Disney's charming, insightful sequel shines a light on the wonders and horrors of the internet, from the camaraderie of sharing silly viral videos to the vicious nature of social media comments. Reilly and Silverman continue to sell the close friendship between a misunderstood video game villain and a glitch-prone young speedster. Their new adventure thrusts the BFFs into the wilds of the web; adults, even more than kids, will enjoy the movie's jokes and references to sites and internet phenomena that are all too relatable. In one key subplot, Vanellope and Ralph enter Slaughter Race, a gritty, dangerous online multiplayer racing game in which they encounter the game's star racer, Shank (Gal Gadot), whose car Vanellope hopes to steal and sell. Instead, she feels utterly, unexpectedly at home with Shank and her crew. Gadot is fabulously cast as the fierce, wise crew boss.
Another major, meta cameo has Vanellope infiltrating Disney's own social site in pursuit of more likes for Ralph's viral videos. She ends up meeting all of the Disney princesses (including the oft-overlooked Pocahontas, Mulan, Tiana, and Jasmine!), voiced mostly by their original actors. Since Vanellope is also a princess, the ladies have a hilarious conversation about what it means to be a princess (magical abilities, dead parent(s), important water, curses, and big, strong men). The sequence is surprisingly funny and layered, and the princesses all end up changing into loungewear to follow Vanellope's comfortable hoodie chic. As in the first movie, the theme of identity is important to Ralph Breaks the Internet, as is the meaning and nature of friendship and what it means to follow your dreams -- and support those you love as they follow their own passions. Although the thought of any sequel usually seems unnecessary, here the filmmakers work magic with a script full of heart.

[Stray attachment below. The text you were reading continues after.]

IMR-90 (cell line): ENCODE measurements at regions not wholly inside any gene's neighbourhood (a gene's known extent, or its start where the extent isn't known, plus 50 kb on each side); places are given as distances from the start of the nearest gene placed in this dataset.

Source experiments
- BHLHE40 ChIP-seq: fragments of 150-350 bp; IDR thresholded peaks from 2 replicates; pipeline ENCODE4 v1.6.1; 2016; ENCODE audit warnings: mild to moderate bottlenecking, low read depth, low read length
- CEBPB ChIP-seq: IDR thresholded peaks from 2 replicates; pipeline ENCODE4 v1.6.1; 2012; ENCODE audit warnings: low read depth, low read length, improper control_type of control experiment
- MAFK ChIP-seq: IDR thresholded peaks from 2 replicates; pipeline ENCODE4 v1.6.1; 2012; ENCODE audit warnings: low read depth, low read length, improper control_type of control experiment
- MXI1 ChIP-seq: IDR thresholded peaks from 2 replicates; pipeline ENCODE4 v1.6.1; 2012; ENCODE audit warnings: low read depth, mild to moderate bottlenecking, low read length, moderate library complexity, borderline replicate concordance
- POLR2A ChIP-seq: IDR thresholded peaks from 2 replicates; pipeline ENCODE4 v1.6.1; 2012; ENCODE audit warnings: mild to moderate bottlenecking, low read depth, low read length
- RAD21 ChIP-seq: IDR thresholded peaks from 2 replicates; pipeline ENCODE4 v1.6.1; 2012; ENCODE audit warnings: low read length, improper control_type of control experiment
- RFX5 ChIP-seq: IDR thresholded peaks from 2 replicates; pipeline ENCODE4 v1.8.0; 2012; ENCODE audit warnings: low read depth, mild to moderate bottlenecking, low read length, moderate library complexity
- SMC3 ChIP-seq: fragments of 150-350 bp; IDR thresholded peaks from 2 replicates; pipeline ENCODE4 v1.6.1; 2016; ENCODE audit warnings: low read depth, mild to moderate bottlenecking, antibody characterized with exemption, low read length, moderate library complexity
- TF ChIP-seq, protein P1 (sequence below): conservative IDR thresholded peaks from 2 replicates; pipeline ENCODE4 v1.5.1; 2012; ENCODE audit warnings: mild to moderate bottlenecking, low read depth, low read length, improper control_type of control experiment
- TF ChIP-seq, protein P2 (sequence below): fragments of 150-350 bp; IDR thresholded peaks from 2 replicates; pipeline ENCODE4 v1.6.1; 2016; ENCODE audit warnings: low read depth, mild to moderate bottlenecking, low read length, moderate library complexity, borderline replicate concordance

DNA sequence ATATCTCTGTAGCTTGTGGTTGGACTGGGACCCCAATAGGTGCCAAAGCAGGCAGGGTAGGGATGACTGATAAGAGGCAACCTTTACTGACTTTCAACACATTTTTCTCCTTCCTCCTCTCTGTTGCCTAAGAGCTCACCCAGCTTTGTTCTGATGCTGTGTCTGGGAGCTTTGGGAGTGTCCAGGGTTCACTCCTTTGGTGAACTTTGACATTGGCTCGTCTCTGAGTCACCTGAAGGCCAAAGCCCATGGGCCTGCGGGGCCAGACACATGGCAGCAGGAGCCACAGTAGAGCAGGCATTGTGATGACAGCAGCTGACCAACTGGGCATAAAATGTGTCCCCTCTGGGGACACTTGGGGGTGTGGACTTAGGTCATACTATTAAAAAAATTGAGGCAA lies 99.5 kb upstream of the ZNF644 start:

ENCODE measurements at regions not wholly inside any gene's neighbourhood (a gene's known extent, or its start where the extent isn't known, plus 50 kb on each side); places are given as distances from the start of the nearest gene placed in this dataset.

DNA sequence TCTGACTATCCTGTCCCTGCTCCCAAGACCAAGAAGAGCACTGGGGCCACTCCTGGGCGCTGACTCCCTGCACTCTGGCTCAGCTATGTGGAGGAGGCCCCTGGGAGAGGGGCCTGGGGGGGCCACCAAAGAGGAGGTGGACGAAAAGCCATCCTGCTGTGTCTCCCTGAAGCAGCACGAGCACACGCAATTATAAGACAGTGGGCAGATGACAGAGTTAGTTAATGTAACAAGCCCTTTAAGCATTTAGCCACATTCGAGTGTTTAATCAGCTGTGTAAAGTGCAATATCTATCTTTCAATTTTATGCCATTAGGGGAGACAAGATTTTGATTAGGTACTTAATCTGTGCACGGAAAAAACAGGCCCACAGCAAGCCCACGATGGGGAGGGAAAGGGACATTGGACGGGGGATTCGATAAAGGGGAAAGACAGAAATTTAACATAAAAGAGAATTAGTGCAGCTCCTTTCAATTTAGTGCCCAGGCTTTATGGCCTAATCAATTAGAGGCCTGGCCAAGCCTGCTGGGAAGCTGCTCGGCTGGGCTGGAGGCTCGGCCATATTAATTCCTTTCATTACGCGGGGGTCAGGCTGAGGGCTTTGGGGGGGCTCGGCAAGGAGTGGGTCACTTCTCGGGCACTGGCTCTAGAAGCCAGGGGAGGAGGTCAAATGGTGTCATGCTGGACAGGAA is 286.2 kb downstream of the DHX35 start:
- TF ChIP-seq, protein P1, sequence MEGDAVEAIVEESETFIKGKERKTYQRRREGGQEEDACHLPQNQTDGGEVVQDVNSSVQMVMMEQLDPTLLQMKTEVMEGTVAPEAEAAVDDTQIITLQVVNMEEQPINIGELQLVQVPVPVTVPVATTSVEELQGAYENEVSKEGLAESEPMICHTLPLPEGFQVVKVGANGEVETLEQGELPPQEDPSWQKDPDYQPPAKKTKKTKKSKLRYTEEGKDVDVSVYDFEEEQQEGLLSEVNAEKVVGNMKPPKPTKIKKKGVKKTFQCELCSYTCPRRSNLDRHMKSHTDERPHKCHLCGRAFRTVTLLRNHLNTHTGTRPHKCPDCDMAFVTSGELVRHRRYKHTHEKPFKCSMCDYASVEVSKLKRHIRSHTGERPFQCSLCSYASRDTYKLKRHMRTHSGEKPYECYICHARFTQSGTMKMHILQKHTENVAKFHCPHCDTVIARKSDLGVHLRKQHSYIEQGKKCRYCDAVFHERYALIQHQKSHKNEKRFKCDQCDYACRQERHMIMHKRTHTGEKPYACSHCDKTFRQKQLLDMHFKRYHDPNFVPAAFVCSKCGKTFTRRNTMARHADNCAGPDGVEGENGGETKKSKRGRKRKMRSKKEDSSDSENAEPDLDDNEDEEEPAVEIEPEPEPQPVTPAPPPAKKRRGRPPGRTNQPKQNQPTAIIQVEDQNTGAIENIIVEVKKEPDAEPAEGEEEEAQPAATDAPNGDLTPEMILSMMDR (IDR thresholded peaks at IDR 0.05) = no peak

Talk to your kids about ...
Families can talk about the way the internet is portrayed in Ralph Breaks the Internet. What is the movie saying about the pursuit of "likes" and viral fame?
What do Ralph and Vanellope learn about the pitfalls of spending money -- and trying to make money -- online? What kinds of marketing should kids look out for on the internet?
What do you think of Yesss' comments to Ralph that the internet can be horrible ("never read the comments") but also great? Do you agree? What examples can you think of on both sides?
What did you think about the way the Disney princesses are portrayed in the movie? What about their interactions with Vanellope rings true about the common themes in princess movies? Did it make you see their stories in a new light?
What is the movie's message about friendship? Do best friends have to do everything together to really be best friends? What are Ralph and Vanellope's strengths as friends? Weaknesses?
- In theaters: November 21, 2018
- Cast: John C. Reilly, Sarah Silverman, Gal Gadot
- Directors: Rich Moore, Phil Johnston
- Studio: Walt Disney Studios Motion Pictures
- Genre: Family and Kids
- Topics: Friendship
- Character Strengths: Courage, Empathy, Perseverance, Self-control
- Run time: 112 minutes
- MPAA rating: PG
- MPAA explanation: some action and rude humor
- Awards/Honors: Common Sense Seal
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Common Sense Media's unbiased ratings are created by expert reviewers and aren't influenced by the product's creators or by any of our funders, affiliates, or partners.